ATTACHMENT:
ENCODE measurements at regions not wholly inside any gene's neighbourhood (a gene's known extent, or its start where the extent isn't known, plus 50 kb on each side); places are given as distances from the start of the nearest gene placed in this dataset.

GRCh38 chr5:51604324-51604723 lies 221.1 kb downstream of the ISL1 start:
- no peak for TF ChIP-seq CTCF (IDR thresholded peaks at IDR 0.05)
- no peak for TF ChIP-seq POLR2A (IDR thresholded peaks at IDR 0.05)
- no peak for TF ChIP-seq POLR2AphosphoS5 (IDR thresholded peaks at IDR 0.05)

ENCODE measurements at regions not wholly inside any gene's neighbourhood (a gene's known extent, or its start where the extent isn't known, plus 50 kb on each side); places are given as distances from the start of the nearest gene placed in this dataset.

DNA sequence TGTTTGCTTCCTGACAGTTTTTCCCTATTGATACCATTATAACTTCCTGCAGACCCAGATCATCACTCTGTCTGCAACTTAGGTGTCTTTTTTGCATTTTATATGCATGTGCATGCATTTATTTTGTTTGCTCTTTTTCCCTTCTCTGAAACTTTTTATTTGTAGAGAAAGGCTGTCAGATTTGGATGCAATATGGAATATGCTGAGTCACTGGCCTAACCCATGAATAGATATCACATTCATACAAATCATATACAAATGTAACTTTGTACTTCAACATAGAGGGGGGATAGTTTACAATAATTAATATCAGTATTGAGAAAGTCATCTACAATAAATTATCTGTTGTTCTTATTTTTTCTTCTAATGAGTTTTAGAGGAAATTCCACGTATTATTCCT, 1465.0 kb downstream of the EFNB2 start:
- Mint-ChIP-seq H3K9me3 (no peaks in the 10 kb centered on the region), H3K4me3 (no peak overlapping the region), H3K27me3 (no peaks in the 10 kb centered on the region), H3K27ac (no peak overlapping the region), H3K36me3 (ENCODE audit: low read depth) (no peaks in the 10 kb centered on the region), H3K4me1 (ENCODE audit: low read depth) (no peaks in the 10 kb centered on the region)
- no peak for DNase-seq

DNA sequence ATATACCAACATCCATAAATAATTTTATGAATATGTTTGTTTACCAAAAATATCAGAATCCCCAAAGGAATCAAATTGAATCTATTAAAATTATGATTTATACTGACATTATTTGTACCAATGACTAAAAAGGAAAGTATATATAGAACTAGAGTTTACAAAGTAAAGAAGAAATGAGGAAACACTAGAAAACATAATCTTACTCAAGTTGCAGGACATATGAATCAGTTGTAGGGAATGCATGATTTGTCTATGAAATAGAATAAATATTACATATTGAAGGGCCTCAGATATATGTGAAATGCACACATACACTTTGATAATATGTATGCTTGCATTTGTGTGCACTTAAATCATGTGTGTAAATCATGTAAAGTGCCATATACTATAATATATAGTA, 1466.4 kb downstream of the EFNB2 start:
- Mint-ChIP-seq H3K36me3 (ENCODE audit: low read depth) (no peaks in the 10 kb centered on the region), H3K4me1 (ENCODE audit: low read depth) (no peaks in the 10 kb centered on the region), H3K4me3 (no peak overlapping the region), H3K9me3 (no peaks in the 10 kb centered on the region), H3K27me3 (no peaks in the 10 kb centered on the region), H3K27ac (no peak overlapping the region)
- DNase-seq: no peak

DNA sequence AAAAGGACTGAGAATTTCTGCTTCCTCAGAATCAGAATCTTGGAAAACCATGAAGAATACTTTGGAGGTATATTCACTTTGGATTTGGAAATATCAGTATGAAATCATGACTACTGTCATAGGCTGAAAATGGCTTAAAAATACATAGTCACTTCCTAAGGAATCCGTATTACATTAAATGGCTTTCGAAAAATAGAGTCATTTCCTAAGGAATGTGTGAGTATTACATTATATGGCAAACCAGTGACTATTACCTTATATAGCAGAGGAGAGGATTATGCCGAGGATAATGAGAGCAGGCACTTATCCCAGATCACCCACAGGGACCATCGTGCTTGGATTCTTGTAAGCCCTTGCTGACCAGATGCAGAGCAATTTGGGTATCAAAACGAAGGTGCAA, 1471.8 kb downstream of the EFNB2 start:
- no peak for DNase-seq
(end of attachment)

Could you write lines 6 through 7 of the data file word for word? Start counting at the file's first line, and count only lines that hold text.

ENCODE measurements at regions not wholly inside any gene's neighbourhood (a gene's known extent, or its start where the extent isn't known, plus 50 kb on each side); places are given as distances from the start of the nearest gene placed in this dataset.

DNA sequence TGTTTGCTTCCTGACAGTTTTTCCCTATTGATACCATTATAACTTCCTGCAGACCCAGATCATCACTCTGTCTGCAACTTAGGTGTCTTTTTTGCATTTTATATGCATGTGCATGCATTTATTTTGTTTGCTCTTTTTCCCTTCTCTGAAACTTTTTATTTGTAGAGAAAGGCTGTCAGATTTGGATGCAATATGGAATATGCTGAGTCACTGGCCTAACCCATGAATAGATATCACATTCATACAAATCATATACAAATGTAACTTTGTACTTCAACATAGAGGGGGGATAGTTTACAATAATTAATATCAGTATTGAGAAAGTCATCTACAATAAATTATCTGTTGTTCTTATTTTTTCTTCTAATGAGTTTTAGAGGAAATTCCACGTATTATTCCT, 1465.0 kb downstream of the EFNB2 start: